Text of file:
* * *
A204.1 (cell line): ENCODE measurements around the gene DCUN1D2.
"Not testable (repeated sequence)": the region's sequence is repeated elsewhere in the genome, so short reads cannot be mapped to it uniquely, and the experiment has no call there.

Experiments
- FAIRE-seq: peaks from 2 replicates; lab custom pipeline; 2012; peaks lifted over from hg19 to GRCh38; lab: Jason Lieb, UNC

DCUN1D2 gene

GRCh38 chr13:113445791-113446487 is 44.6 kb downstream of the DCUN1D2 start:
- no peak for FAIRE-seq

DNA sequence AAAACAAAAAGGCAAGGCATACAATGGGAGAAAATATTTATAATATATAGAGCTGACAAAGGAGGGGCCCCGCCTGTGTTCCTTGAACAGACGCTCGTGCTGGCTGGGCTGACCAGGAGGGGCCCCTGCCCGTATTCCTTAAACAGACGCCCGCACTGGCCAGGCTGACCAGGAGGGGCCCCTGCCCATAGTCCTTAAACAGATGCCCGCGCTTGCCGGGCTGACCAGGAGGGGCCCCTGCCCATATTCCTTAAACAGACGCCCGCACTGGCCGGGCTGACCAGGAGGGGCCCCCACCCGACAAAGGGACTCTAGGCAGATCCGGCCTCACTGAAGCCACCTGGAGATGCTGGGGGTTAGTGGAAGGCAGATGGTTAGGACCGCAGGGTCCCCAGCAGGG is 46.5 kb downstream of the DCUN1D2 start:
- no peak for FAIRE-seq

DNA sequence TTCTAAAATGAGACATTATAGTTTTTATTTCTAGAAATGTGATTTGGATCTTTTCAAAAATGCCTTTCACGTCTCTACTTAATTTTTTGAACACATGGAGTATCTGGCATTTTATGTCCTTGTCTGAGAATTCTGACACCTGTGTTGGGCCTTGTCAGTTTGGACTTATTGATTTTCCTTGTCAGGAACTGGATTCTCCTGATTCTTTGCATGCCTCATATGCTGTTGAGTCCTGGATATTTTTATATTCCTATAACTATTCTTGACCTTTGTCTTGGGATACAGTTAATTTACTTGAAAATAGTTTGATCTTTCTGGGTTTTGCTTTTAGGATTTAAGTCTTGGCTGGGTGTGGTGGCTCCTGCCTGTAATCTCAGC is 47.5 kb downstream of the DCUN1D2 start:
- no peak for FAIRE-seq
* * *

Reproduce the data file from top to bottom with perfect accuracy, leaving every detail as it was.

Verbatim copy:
A204.1 (cell line): ENCODE measurements around the gene DCUN1D2.
"Not testable (repeated sequence)": the region's sequence is repeated elsewhere in the genome, so short reads cannot be mapped to it uniquely, and the experiment has no call there.

Experiments
- FAIRE-seq: peaks from 2 replicates; lab custom pipeline; 2012; peaks lifted over from hg19 to GRCh38; lab: Jason Lieb, UNC

DCUN1D2 gene

GRCh38 chr13:113445791-113446487 is 44.6 kb downstream of the DCUN1D2 start:
- no peak for FAIRE-seq

DNA sequence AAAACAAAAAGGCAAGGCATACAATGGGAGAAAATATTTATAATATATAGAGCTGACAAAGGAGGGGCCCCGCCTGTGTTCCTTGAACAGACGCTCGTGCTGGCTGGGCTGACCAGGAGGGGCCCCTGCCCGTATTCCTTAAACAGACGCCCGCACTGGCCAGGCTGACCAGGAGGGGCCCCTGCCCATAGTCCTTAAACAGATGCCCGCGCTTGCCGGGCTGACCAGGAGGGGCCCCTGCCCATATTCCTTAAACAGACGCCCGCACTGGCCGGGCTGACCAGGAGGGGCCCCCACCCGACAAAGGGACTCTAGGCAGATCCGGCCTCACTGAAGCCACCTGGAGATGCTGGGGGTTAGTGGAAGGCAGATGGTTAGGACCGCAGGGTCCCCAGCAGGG is 46.5 kb downstream of the DCUN1D2 start:
- no peak for FAIRE-seq

DNA sequence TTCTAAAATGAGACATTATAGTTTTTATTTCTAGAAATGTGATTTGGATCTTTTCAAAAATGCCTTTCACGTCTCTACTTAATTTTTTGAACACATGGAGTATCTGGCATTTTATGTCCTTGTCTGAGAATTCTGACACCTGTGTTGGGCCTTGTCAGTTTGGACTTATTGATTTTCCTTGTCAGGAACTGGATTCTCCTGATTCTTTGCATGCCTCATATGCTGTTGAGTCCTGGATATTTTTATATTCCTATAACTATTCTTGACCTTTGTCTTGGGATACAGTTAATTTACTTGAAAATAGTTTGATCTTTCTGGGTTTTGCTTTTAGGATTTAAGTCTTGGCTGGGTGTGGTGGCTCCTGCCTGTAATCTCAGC is 47.5 kb downstream of the DCUN1D2 start:
- no peak for FAIRE-seq